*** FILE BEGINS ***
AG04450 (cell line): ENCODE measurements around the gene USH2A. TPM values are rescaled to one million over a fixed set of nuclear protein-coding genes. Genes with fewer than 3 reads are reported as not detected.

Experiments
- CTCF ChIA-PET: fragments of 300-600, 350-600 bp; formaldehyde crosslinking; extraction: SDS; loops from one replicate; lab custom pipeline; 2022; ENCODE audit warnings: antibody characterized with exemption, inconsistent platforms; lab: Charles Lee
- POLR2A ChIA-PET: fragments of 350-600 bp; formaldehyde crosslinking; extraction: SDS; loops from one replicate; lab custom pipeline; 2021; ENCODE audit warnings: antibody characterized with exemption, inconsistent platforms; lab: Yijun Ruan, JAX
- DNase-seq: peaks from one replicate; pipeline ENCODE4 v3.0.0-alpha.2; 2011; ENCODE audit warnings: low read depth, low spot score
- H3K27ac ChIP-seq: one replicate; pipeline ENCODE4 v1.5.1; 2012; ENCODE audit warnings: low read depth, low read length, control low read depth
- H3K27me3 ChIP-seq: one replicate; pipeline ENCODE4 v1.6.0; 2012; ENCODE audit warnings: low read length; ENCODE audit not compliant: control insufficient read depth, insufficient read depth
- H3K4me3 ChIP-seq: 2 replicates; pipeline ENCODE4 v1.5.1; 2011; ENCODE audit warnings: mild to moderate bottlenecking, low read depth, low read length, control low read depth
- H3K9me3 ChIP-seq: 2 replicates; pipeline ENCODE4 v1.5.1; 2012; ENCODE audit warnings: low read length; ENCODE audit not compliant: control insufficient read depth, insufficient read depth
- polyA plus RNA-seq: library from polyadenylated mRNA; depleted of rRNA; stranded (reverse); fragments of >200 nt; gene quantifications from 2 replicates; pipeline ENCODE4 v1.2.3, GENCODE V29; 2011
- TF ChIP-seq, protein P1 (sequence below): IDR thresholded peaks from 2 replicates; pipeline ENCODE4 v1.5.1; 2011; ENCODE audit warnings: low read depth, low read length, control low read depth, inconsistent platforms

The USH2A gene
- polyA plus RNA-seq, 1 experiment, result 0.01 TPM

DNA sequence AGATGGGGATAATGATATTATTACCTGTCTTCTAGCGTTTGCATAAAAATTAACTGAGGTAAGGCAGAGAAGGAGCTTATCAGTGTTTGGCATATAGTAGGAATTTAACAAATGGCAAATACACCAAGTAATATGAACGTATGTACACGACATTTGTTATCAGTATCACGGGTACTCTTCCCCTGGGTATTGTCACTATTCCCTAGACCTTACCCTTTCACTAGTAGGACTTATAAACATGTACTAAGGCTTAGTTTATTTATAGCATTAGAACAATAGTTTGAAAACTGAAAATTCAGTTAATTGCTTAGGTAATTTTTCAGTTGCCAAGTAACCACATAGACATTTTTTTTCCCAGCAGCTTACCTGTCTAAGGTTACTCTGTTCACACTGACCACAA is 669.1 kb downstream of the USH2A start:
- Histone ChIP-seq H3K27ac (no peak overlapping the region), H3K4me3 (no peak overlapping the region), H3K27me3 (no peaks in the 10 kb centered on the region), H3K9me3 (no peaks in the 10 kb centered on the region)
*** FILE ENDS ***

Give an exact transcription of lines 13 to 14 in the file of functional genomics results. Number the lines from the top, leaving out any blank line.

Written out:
- polyA plus RNA-seq, 1 experiment, result 0.01 TPM

DNA sequence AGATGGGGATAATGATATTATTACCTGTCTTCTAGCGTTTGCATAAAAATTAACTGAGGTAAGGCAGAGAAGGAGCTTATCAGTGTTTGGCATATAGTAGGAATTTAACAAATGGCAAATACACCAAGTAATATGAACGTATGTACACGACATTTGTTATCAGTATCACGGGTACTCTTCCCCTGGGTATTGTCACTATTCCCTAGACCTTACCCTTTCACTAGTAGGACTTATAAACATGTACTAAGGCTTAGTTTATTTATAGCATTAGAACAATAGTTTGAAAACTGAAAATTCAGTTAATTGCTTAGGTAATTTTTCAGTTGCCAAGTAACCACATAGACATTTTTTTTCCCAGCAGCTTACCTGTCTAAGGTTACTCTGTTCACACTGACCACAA is 669.1 kb downstream of the USH2A start: